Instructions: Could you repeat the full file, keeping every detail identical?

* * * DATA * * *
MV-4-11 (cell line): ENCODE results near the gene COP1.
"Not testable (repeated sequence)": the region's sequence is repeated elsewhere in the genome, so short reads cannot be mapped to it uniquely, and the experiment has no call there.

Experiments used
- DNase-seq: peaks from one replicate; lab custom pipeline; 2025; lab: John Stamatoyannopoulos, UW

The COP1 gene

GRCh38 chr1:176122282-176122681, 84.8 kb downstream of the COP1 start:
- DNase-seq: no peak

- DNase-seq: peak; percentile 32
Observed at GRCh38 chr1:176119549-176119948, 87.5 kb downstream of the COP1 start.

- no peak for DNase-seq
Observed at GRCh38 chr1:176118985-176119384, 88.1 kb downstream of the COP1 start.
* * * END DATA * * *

MV-4-11 (cell line): ENCODE results near the gene COP1.
"Not testable (repeated sequence)": the region's sequence is repeated elsewhere in the genome, so short reads cannot be mapped to it uniquely, and the experiment has no call there.

Experiments used
- DNase-seq: peaks from one replicate; lab custom pipeline; 2025; lab: John Stamatoyannopoulos, UW

The COP1 gene

GRCh38 chr1:176122282-176122681, 84.8 kb downstream of the COP1 start:
- DNase-seq: no peak

- DNase-seq: peak; percentile 32
Observed at GRCh38 chr1:176119549-176119948, 87.5 kb downstream of the COP1 start.

- no peak for DNase-seq
Observed at GRCh38 chr1:176118985-176119384, 88.1 kb downstream of the COP1 start.